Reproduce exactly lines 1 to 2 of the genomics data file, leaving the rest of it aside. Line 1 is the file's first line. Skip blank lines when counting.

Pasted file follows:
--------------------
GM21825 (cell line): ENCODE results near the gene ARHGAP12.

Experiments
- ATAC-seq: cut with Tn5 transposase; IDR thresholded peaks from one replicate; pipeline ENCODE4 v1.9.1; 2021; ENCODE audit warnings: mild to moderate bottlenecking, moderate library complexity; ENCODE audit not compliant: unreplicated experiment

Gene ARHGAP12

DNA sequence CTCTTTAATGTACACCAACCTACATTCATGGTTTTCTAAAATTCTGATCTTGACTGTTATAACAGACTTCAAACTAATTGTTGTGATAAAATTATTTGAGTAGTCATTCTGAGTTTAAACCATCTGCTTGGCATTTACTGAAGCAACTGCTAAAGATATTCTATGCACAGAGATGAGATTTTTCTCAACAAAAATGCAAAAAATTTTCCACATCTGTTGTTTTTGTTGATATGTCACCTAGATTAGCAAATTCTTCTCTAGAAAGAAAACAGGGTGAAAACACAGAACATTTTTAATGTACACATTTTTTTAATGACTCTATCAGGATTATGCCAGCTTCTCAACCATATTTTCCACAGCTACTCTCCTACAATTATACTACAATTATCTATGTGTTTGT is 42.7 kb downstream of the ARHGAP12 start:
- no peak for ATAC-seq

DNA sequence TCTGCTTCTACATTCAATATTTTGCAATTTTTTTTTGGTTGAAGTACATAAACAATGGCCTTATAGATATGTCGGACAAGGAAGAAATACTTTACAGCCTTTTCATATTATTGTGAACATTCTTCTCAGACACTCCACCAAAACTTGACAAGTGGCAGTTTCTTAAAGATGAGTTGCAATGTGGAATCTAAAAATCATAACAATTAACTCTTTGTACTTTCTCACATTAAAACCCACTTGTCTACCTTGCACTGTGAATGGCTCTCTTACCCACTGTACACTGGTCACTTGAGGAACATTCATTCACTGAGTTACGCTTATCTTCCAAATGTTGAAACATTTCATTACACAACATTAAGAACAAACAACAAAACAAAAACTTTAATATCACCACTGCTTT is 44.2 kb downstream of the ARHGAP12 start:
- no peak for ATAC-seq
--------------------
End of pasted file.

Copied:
GM21825 (cell line): ENCODE results near the gene ARHGAP12.

Experiments